Here’s what experts say about the benefits—and risks—of intermittent fasting

Here’s what experts say about the benefits—and risks—of intermittent fasting

“Then what are you going to do with the dish?”

My annual exam went well and the doctor asked about my diet. “A little moderate of everything?” I said, shrugging; then I replied, “What to do your do around the meal?”

“Well,” replied the doctor, “I practice intermittently fast.”

Over the years I have heard the hype about how fasting can help maintain a healthy weight and potentially prevent everything Alzheimer’s disease to sleep apnea to Cancer. But it was the sight of my energetic, razor-sharp doctor – who’s my age but doesn’t look anywhere near it – that was the most compelling argument for fasting I’ve ever seen.

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As someone who has never uttered the line “I forgot to eat,” who carries granola bars around specifically to quell hunger pangs, I considered myself as likely a meal-skipping candidate as you could ever find. And the information there about intermittent fasting seemed so confusing, so contradictory, that I wasn’t sure where to start. Do you restrict certain types of food? Do you only eat at certain times of the day? Some days you don’t eat at all? However, most important of all, I wanted to know: what do I really get out of it?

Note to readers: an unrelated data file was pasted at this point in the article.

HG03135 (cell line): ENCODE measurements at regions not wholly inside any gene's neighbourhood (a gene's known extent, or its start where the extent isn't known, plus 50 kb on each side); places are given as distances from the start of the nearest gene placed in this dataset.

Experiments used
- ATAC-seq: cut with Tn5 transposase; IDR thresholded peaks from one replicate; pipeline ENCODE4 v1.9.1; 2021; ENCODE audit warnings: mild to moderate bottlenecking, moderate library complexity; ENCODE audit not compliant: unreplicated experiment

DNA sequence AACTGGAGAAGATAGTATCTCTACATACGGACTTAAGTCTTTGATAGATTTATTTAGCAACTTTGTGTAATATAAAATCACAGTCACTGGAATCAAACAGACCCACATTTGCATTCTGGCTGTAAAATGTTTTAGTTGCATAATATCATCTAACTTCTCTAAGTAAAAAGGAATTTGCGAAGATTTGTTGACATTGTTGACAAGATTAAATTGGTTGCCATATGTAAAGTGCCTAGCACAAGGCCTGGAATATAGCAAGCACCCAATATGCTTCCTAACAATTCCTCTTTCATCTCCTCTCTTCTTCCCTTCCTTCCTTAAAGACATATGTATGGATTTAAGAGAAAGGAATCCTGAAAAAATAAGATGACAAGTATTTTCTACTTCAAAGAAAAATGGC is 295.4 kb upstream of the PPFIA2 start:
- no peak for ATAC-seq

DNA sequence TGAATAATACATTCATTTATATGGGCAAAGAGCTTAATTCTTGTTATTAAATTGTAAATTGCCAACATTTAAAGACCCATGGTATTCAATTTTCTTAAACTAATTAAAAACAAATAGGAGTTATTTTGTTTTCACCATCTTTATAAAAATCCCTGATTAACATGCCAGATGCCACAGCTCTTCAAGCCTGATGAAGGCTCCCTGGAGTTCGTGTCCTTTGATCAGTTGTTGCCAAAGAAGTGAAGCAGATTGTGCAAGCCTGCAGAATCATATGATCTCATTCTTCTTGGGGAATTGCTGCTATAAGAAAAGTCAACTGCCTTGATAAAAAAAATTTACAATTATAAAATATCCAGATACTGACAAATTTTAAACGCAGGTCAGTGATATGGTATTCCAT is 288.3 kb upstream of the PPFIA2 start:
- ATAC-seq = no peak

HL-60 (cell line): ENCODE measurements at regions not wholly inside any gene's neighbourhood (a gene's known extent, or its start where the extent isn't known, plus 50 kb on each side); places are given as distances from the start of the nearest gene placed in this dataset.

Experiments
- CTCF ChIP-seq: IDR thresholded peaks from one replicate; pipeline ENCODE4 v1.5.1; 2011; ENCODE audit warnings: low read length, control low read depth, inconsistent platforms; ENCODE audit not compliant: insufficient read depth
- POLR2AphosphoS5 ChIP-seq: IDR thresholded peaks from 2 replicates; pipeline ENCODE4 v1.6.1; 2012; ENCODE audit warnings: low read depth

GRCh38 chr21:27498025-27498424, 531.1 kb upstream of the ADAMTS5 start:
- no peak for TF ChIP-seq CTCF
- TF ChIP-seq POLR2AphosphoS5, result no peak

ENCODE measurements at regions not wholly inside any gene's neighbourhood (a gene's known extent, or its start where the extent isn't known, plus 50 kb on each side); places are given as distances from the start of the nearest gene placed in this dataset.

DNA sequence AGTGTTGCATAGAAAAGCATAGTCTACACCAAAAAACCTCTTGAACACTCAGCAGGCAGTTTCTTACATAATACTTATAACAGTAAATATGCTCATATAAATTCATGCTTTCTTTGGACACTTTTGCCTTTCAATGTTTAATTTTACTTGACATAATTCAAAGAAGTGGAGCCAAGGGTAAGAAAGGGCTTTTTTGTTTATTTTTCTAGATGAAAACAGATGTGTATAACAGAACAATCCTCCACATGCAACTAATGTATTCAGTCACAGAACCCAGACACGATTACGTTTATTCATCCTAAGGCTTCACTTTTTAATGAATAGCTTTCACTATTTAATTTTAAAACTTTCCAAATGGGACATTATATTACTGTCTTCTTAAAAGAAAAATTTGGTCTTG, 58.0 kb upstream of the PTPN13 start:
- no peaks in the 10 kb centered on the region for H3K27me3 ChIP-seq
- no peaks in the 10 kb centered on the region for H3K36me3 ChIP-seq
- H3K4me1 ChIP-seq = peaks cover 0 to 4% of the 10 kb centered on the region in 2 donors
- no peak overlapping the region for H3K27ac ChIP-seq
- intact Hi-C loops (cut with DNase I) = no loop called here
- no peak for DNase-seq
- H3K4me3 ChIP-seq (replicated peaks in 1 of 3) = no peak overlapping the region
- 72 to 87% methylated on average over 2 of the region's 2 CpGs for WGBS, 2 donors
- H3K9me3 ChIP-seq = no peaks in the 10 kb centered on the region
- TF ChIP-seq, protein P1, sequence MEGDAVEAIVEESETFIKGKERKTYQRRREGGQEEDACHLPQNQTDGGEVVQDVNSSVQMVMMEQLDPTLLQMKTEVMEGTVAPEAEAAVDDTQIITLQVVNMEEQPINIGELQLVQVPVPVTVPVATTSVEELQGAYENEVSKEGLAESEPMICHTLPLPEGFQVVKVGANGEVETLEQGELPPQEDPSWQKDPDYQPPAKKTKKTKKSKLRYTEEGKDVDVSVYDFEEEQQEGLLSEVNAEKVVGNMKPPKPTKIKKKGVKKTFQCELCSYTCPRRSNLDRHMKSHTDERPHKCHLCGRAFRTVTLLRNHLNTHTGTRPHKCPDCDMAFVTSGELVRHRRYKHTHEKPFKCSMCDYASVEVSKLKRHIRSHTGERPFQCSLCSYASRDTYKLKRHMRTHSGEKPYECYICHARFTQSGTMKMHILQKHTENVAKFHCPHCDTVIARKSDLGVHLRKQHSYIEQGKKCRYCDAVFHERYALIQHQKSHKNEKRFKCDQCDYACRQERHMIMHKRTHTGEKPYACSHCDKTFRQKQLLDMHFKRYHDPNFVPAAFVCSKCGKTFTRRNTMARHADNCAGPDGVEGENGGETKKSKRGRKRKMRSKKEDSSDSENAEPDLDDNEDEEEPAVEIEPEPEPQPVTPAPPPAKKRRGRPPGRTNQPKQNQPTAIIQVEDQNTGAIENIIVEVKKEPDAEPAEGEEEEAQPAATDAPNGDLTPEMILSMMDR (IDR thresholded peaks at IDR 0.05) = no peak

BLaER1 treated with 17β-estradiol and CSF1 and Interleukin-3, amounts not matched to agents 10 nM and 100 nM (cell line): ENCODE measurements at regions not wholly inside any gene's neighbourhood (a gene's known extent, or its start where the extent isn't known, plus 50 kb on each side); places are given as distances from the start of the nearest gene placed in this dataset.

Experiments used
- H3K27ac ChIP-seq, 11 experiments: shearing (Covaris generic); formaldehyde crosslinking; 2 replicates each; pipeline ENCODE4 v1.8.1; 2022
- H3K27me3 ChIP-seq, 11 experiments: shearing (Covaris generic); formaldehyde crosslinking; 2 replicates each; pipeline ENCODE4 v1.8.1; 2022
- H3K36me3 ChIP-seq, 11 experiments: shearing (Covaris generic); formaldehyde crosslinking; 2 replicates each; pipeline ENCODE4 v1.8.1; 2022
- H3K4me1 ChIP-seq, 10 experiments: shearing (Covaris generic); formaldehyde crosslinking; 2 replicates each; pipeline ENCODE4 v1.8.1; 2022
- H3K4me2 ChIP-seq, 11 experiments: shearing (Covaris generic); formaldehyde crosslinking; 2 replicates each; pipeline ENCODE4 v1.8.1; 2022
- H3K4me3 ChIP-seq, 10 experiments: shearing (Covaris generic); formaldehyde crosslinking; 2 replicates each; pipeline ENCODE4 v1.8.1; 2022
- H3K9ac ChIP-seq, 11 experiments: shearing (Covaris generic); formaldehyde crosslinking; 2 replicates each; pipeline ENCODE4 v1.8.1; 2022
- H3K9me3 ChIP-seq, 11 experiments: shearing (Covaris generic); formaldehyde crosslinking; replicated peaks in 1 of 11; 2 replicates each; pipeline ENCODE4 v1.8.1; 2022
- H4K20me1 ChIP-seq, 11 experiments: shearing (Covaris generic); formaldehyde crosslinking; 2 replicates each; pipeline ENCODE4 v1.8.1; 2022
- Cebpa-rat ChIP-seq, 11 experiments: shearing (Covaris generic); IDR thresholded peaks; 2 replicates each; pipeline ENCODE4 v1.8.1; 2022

As it turns out, quite a bit… maybe.

“With intermittent fasting, it’s not what you eat, but when,” he says Elizabeth Ward, a registered dietitian and nutrition consultant in the Boston area. “With no calorie restrictions or special foods to make or buy, IF (intermittent fasting) is more of a lifestyle than a prescribed diet.”

However, the way this is done can be flexible.